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Should You Invest in the Most Valuable Stock, Real Estate?

Let’s begin with the sage words of the one and only Oracle herself, Oprah Winfrey. “I will forever believe that buying a home is a great investment. Why? Because you can’t live in a stock certificate. You can’t live in a mutual fund.” This lady puts her money where her mouth is! She lives in Montecito, CA (which isn’t ugly) in a 23,000 square foot neo-Georgian shack worth more than $100M. But it is move-in ready!

Not too long ago, a house was a place to call home­­­. You invested in your kids’ education, not a $12,000 stove. Dad’s “man cave” was the living room. His AV system was a 3-channel TV in a wood cabinet with doilies and wedding gifts placed on top.

Somewhere along the way, consumers started viewing their white picket fence as an investment, not a nest. Cut to today, where 35% of U.S. households are no longer owner-occupied, according to the U.S. Census Bureau. On the other hand, the Bureau of Labor Statistics says 55% of American workers participate in an employer retirement plan.

So, which is better for you? An abode or a stack of paper? The age-old comparison continues to evolve.


The cons of trading stocks are well known. They are more volatile and easily influenced by life’s circumstances, economic and market conditions. Selling them can trigger substantial taxes. Since owning stocks is like running a marathon, gains are best realized over the long haul, which is inherently a trapdoor because they are so easily transacted in panic. Emotion can end this race prematurely. It’s very easy for the underlying facts or earnings substantiating a stock to sink into quicksand. Investing in stocks with debt, known as margin trading, is extremely risky and strictly for experienced traders. Like in Vegas, most of the game’s players are not the aficionados they may believe themselves to be.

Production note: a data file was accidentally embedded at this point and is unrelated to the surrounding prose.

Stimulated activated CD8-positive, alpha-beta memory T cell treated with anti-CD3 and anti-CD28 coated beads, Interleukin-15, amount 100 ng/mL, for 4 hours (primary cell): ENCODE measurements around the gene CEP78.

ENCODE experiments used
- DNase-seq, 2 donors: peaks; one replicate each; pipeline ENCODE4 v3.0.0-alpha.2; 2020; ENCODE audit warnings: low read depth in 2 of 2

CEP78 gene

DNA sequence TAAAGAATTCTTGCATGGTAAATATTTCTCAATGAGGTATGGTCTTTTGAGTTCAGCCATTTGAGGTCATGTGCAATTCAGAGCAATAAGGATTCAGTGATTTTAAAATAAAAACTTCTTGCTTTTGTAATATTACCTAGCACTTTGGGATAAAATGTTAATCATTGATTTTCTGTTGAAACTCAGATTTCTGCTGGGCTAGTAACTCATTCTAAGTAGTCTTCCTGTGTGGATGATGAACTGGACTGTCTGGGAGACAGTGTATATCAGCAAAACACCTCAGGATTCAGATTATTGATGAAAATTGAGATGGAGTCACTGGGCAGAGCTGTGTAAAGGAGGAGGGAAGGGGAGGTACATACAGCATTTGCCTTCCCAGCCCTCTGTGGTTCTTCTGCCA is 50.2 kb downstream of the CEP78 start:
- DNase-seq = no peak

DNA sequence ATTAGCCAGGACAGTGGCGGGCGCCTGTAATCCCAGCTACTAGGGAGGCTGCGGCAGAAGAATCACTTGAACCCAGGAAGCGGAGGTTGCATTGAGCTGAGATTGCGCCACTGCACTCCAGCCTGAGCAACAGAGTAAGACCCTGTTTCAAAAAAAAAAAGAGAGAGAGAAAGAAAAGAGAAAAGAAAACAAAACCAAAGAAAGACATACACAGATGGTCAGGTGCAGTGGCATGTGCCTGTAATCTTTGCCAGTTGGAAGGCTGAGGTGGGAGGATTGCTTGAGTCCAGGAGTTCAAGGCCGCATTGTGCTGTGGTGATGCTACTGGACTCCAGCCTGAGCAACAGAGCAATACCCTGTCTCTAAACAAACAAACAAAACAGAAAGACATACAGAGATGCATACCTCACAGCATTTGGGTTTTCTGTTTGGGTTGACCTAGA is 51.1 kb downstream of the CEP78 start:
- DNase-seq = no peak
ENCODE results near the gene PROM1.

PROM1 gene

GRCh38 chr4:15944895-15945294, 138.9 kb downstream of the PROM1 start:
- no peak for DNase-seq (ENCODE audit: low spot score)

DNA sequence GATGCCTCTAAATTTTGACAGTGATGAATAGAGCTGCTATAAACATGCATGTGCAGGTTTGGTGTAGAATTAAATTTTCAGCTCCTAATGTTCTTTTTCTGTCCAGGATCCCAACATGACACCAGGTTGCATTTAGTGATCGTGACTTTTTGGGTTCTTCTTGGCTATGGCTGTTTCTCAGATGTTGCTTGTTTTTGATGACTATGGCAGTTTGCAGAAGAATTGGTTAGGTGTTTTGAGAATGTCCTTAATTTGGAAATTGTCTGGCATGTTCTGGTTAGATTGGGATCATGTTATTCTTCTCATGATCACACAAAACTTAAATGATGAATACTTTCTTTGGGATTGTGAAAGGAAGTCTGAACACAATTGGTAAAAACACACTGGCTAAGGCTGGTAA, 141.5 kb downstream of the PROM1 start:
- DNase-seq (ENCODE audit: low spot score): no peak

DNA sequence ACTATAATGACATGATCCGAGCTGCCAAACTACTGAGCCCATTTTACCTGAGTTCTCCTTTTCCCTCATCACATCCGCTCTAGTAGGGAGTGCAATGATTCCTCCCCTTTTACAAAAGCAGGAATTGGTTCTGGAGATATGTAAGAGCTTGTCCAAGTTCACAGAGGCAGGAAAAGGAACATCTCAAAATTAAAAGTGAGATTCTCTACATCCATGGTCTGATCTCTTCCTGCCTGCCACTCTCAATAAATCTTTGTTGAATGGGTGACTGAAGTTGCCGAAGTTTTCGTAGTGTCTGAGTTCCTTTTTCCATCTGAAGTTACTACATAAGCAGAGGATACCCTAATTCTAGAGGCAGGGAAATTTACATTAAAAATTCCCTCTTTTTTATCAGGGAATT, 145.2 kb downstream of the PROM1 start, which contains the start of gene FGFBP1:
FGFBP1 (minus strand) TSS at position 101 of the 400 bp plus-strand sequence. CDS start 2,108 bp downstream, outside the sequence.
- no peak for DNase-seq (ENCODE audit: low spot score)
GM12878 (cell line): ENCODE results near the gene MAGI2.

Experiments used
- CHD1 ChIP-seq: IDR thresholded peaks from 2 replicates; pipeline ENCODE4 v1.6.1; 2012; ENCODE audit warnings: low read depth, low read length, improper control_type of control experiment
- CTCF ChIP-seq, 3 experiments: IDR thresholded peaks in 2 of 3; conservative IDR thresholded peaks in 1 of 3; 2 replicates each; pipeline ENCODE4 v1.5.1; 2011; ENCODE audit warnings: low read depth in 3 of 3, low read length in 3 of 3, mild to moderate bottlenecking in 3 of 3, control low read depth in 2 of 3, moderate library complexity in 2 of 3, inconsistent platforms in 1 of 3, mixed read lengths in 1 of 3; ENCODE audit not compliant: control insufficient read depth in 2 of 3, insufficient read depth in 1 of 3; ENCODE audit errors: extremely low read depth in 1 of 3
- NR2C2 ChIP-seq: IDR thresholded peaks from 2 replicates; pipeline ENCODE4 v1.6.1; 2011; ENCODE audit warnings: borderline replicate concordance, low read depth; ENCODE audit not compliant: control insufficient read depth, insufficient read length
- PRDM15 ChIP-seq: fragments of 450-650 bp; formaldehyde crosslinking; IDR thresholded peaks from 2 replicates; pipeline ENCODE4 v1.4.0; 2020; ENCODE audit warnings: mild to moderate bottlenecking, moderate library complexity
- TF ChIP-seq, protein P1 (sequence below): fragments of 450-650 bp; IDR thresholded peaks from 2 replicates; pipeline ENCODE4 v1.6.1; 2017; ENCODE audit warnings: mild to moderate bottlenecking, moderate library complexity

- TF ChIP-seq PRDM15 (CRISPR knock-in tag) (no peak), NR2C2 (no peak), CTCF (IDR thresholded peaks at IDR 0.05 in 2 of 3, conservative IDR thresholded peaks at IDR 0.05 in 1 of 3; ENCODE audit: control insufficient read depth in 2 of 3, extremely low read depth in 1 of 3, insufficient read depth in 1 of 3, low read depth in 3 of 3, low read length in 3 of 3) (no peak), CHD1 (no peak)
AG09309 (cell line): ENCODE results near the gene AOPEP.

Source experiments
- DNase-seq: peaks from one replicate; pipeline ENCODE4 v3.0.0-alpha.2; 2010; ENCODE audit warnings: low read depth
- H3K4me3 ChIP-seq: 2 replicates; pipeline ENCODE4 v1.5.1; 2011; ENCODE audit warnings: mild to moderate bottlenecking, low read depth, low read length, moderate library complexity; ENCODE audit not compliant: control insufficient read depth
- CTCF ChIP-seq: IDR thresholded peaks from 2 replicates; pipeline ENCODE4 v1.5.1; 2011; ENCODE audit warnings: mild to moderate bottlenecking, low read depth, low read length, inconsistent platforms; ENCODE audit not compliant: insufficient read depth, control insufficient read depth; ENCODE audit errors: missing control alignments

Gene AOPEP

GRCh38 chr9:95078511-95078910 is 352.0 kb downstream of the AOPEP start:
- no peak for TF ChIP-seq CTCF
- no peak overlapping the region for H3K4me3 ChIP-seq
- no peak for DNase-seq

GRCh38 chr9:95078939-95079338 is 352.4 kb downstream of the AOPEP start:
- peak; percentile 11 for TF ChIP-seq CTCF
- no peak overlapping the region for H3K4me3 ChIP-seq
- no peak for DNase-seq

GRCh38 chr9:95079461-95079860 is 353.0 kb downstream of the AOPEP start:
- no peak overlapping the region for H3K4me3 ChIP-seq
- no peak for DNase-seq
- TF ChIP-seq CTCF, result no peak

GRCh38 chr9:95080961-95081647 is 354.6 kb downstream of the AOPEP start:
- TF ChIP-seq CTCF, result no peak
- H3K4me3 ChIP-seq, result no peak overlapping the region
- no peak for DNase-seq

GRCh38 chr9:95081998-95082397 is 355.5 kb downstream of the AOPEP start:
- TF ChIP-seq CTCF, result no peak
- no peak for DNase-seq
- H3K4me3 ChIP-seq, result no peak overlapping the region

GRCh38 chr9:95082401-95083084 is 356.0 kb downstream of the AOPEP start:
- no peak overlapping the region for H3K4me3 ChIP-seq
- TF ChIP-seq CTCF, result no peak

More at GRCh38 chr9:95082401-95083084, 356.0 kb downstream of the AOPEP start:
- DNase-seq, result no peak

And the upside? Stocks are liquid and can address your short-term financial needs. The great news about stocks is it’s easy to diversify and build a market-resilient portfolio. Transaction fees are much lower thanks to all the discount brokers running constant TV ads and, of course, it’s easy to create tax-sheltered retirement and education accounts.

Real Estate

In this corner, weighing in at an average of 2300 square feet is the typical American home. Would you believe back in the 50’s they were only 950 feet? The best news about buying and renting out a home is that it produces passive income. You can hedge against inflation and shelter some funds from the IRS. Homes can be leveraged without paying much cash outright, in the form of collateral and/or 20% down mortgages. And as the uber-rich talk show host above points out, homes are tangible assets that won’t go anywhere unless the climate keeps changing — hurricanes, tornados, floods and fire zones all broke records last year, but sure we don’t have a problem. In honor of Bernie Madoff’s far overdue departure in 2020, you’re a lot less likely to get swindled with a home than a stock investment. Homes can be inspected; you can run a background check on tenants and do your own repairs. On the other hand, you could always frame a stock certificate.

Speaking of the cons of real estate? Traditionally, it was conventional wisdom that real estate is not liquid, and its appreciation isn’t guaranteed. Have you read the news lately? Multiple, 125% cash offers are all the rage. Of course, it’s easier to get in trouble and over-extend yourself with real estate. Last we checked, stocks can’t be bought on credit or Amazon. What hasn’t changed about dirt are the high closing fees, the time and trouble of managing a property, and if the house is unoccupied, you’re the one paying rent to yourself. Then there is that dreaded evil, the tenants. Ready to be a landlord, collect rent and make major unbudgeted repairs in the middle of the night? Stocks don’t burst like plumbing or crumble like roofs, all of which need to be replaced instantly.

There is no doubt, this debate will rage on. There is no right or wrong answer. You can do either option well or both poorly. Just be honest with yourself about how much risk you can handle, do your research and partner with an experienced professional who is dedicated to your financial success.

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